Both the PDF and the XPS file formats are primarily designed to enable you to share a view of a particular file without requiring that the Office applications themselves be installed on the computer of the user who will view the file. Although both the PDF and XPS file types require a particular viewer type to view the file, viewers such as Acrobat Reader and a number of XPS viewers (including Microsoft’s XPS viewer) are available for free download on the Web. Most operating systems, including Windows 10, have their own native PDF and XPS viewers.

Saving Files as Different File Types

When you create a new Word document, Excel workbook, or PowerPoint presentation, you eventually need to save your work to a file. Each of these applications uses the open XML file format by default. For example, if you save a new Word document and do not change the Save As Type setting, you get a file with the extension .docx.

When you save a file for the first time, the Save As dialog box opens. At a minimum, you must provide a filename for the new file, and you have the option of specifying the location where the file will be saved. You also have control over the file type used when the file is saved. You can select the file type in the Save As Type drop-down list. Figure 3.2 shows the Word Save As dialog box with the Save As Type drop-down list selected.

Figure 3.2

Figure 3.2 Selecting the file type for a Word document.

After selecting the file type, click Save to save the file. When you have saved the file for the first time, the Save button on the application’s Quick Access Toolbar saves the changes that you make to the file as you add and edit information to it.

You can also convert an existing file to another file type by using the Save As dialog box. After you save a file, the only route to the Save As dialog box is via the application’s Backstage. Follow these steps to open the Save As dialog box for a previously saved file:

  1. Select File to access the Backstage.
  2. Select Save As. The Backstage Save As page opens.

  3. Select a place (location) to save the file on the left side of the Save As page. You can choose from My Computer and cloud places such as your OneDrive or a SharePoint site.
  4. Select Browse to choose your location and open the Save As dialog box.
  5. In the Save As dialog box, use the Save As Type drop-down list to specify the file type for the file.
  6. You also have the option of changing the name and location for the newly created file.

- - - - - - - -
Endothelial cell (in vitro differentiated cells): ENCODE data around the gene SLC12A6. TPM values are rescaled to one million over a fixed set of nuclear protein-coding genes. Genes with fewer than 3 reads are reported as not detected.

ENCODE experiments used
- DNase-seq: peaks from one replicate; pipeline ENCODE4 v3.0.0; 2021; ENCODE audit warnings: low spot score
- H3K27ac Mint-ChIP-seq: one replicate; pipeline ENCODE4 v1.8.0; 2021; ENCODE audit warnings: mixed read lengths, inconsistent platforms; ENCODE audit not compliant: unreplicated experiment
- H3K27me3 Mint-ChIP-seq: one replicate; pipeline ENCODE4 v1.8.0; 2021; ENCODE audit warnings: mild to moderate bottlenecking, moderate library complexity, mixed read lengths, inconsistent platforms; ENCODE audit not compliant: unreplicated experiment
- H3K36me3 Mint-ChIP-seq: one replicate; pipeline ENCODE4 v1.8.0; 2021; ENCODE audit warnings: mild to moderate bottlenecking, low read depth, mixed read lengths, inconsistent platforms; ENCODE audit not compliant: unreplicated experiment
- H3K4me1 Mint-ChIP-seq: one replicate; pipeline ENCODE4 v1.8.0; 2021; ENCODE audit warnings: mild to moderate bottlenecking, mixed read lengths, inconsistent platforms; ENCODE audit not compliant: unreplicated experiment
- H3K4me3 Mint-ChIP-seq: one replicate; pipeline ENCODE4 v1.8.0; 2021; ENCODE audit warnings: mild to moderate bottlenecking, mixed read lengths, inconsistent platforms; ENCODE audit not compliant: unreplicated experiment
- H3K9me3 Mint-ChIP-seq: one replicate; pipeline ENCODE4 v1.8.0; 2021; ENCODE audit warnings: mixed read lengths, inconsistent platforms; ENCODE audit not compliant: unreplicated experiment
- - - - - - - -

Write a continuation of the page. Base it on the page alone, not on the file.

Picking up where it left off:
7. Click Save. The Save As dialog box closes.

The file is saved using the new file format you selected. The file has a new name and save location, if you chose to change these settings in the Save As dialog box.

Converting Files to Different File Types

Save As gives you the capability to change a file’s current file type to another file type. Another avenue for converting a particular file to a different file type is the Export page in the Backstage. You can access this page by selecting File and then selecting Export.

The Export page provides two possibilities: Create PDF/XPS Document and Change File Type. By default, the Create PDF/XPS Document is selected on the Export page, so to quickly create a PDF or XPS “copy” of the current file, click the Create PDF/XPS button. The Publish As PDF or XPS dialog box opens (it looks much like the Save As dialog box). By default, the file is saved as a PDF, but you can switch to XPS using the Save As Type drop-down list. Specify a location and a name for the file, and then select Publish to save the PDF (or XPS) file.

The Export page also provides the Change File Type pane, which is accessed by selecting Change File Type on the left side of the Export page. The Change File Type pane makes changing a file’s file type less confusing than just picking a file type from the Save As Type drop-down list in the Save As dialog box. File types are visually represented in the Change File Type pane, and short descriptions of each file type are provided. Figure 3.3 shows the Excel Change File Type pane in the Backstage.

Figure 3.3

Figure 3.3 The Export page and the Excel Change File Type pane.

To create a copy of the current file in a new file type, select one of the alternative file types provided in the Change File Type pane. For example, you might want to save an Excel workbook that is currently in the Excel .xlsx file format (the default) to the Excel 97–2003 workbook file type (.xls) so that you can share the file with a colleague who uses an earlier version of Excel.

Select the new file type in the Change File Type pane, and the Save As dialog box opens. The file type that you chose in the Change File Type pane is selected in the Save As Type drop-down list. You can change the filename or the file location as needed; then click Save to save a copy of the original file in the file type.

Although going directly to the Save As dialog box via the Backstage Save As command might seem to be a faster option than getting to the Save As dialog box via the Change File Type pane, the latter option does a better job of laying out the possibilities. Until you have a good feel for which file type is which on the Save As Type drop-down list in the Save As dialog box, use the Change File Type pane as an aid to selecting the appropriate file type for the file. Obviously, “appropriate” depends on what you are going to do with the file in its alternative file type.